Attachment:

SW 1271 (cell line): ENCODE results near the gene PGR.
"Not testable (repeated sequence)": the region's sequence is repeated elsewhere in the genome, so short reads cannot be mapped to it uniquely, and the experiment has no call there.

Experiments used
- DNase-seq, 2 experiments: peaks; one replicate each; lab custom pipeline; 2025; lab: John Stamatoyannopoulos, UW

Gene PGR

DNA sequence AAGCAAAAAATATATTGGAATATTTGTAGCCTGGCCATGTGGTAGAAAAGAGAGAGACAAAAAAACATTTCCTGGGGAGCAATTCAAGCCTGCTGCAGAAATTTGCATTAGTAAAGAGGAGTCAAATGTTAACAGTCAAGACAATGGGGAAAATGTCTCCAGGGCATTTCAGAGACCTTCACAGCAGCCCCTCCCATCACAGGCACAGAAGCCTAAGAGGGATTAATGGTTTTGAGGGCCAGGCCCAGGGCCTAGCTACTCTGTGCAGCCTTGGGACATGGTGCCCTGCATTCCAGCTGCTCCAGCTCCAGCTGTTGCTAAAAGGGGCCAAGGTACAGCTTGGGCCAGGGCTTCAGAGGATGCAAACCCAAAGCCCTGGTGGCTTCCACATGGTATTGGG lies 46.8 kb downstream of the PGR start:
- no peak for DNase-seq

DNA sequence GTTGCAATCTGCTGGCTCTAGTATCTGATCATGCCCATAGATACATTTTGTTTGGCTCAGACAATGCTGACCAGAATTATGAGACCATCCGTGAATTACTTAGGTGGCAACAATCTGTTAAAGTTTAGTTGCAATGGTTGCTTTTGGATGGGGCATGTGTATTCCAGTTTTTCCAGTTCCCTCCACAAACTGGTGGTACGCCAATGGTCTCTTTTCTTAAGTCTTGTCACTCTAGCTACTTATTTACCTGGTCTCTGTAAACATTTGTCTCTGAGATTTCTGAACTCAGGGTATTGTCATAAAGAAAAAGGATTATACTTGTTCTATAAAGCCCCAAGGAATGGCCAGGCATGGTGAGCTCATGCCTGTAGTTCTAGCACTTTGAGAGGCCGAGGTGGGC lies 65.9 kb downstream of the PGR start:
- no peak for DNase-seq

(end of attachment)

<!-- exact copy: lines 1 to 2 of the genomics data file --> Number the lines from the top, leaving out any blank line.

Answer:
SW 1271 (cell line): ENCODE results near the gene PGR.
"Not testable (repeated sequence)": the region's sequence is repeated elsewhere in the genome, so short reads cannot be mapped to it uniquely, and the experiment has no call there.